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ADD GARCIA-SALKA TO AUGUST’S `MONTH OF MISMATCHES’ LIST

Bernard Fernandez

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If you look back through boxing history, August has been the month of some truly notable matchups: John L. Sullivan’s bare-knuckles KO of Jake Kilrain (in 75 rounds!) in 1889; Henry Armstrong’s 15-round points nod over Lou Ambers in 1938; Beau Jack’s 10-round decision over Bob Montgomery in the “war bonds” fight in 1944; Thomas Hearns’ electrifying second-round knockout of Pipino Cuevas in 1980, and Ivan Robinson’s epic 10-round split decision over Arturo Gatti in their first fight in 1998.

August also has been the month of some of boxing’s most egregious mismatches: Heavyweight champion Floyd Patterson’s sixth-round stoppage of Pete Rademacher, the Olympic gold medalist who was challenging for the title in his pro debut, in 1957; Muhammad Ali toying with a totally outclassed Brian London until the inevitable stoppage in the third round in 1966, and Mike Tyson’s one-round beatdown of the oafish Peter McNeeley in 1995.

Want to venture a guess on which list the pairing of Danny “Swift” Garcia and Rod Salka is apt to be placed?

On Saturday night at the Barclays Center in Brooklyn, N.Y., WBC/WBA super lightweight champion Garcia (28-0, 16 KOs) was to have defended those titles against mystery guest Salka (19-3, 3 KOs). That bout will still be held as scheduled and still be televised by Showtime, ostensibly as the main event. But before the first punch is thrown, the biggest stunner of all – heck, probably the biggest of the year, and maybe of the decade – was registered when the sanctioning-fees-loving honchos with the WBC and WBA withdrew certification of Garcia-Salka as a championship contest. The expected rout for Garcia has been downgraded to a 10-round, non-title affair, and at a catch weight of 142 pounds, two pounds over the super lightweight limit.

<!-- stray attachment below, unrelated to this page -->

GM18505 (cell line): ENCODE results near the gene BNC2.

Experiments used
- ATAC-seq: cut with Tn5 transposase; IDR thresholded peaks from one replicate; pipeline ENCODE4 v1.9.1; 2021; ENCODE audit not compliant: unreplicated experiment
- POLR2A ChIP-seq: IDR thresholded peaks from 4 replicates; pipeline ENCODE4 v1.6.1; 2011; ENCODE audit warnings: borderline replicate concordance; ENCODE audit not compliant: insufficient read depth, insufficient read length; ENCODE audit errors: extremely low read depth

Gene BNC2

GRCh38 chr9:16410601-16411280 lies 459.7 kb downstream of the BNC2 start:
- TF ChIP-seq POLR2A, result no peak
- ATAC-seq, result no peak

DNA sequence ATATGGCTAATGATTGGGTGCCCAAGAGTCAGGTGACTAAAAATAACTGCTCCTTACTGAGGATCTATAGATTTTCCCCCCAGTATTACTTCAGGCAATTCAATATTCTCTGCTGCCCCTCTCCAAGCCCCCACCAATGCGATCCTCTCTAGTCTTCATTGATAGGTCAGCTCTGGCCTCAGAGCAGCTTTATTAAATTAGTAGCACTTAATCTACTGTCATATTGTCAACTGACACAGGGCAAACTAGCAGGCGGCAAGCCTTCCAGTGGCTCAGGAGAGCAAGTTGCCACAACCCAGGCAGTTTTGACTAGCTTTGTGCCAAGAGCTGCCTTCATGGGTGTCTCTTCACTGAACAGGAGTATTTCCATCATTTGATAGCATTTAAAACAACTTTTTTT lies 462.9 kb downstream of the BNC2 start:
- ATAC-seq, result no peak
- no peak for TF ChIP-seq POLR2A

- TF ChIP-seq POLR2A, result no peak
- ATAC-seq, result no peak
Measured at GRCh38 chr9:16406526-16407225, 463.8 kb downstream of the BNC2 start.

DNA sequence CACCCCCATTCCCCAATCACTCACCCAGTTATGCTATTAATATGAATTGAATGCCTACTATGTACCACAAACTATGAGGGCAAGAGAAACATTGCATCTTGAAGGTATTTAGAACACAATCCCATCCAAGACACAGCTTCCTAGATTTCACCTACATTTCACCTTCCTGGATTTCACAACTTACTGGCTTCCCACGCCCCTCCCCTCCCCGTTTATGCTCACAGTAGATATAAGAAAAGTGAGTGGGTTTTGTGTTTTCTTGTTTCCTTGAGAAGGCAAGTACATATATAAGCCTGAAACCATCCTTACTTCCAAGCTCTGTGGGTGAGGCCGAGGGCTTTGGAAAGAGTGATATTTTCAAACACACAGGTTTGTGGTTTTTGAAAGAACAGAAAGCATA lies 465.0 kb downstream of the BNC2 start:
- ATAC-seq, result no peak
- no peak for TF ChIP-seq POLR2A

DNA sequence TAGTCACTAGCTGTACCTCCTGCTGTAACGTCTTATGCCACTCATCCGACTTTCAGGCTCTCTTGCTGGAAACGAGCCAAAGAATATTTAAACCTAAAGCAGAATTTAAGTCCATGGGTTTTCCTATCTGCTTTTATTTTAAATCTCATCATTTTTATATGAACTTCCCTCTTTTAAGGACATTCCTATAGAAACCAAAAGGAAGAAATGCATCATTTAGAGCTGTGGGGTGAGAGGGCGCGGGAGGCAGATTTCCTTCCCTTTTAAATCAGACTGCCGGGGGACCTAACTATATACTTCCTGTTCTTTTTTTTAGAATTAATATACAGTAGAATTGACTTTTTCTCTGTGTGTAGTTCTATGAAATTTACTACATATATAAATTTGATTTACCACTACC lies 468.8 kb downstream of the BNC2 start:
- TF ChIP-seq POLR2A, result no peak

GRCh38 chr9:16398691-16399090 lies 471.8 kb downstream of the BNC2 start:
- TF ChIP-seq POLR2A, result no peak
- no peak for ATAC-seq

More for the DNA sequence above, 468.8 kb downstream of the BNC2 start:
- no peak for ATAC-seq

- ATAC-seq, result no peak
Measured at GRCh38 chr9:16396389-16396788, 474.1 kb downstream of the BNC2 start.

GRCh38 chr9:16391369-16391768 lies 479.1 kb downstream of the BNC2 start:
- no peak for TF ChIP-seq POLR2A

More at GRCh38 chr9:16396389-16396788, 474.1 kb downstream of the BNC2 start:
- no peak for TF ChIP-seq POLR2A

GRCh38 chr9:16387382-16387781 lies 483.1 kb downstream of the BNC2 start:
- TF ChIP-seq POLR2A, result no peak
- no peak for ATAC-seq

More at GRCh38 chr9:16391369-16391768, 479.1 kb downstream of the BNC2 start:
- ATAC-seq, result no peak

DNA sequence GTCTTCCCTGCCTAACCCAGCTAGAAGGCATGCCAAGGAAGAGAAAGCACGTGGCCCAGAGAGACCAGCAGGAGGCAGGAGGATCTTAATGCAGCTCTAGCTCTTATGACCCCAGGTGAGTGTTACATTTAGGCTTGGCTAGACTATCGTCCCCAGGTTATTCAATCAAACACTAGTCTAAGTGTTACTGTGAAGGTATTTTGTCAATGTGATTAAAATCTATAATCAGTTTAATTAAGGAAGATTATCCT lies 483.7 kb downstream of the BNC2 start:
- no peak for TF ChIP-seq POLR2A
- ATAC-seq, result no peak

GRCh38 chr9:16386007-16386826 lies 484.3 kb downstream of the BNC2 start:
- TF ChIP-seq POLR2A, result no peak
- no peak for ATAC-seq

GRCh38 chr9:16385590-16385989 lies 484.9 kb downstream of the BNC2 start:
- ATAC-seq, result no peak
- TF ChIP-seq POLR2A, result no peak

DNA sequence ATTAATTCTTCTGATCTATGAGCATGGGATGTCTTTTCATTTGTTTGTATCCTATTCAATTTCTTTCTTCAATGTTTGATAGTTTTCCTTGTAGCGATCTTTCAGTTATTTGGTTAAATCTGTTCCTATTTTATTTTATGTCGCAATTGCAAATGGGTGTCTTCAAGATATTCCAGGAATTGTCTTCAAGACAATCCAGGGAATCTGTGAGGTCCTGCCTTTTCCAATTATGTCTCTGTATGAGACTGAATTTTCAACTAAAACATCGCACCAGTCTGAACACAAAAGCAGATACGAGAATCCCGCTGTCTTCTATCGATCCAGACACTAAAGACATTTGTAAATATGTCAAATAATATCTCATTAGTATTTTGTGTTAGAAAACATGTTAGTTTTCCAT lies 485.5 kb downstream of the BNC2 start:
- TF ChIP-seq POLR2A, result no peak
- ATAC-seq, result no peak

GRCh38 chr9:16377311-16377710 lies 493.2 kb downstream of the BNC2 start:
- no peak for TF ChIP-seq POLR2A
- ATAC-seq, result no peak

It isn’t often that the alphabet bandits do the right thing, so maybe what took place behind the scenes in this instance will go down as boxing’s greatest reversal of expectations since Buster Douglas took a wrecking ball to the notion of Mike Tyson’s invincibility in Tokyo on Feb. 11, 1990.

In a teleconference with skeptical or downright disapproving media members, Garcia, Salka and Golden Boy Promotions president Oscar De La Hoya did their best to apply lipstick and dangly earrings to what would seem to be one ugly pig of a fight.

“I don’t pick my opponents,” Garcia said, countering the inevitable criticism of something that appears to be little more than a glorified sparring session. “My manager, Al Haymon, does. He picked the (Amir) Khan fight, he picked the (Lucas) Matthysse fight, he picked the Zab Judah fight, he picked the (Mauricio) Herrera fight. I never question him about his decisions. My job is to train hard, go in there on Aug. 9 and give the people at the Barclays Center a great performance. My style always brings out the best in my opponents, so I’m looking forward to an action-packed fight.”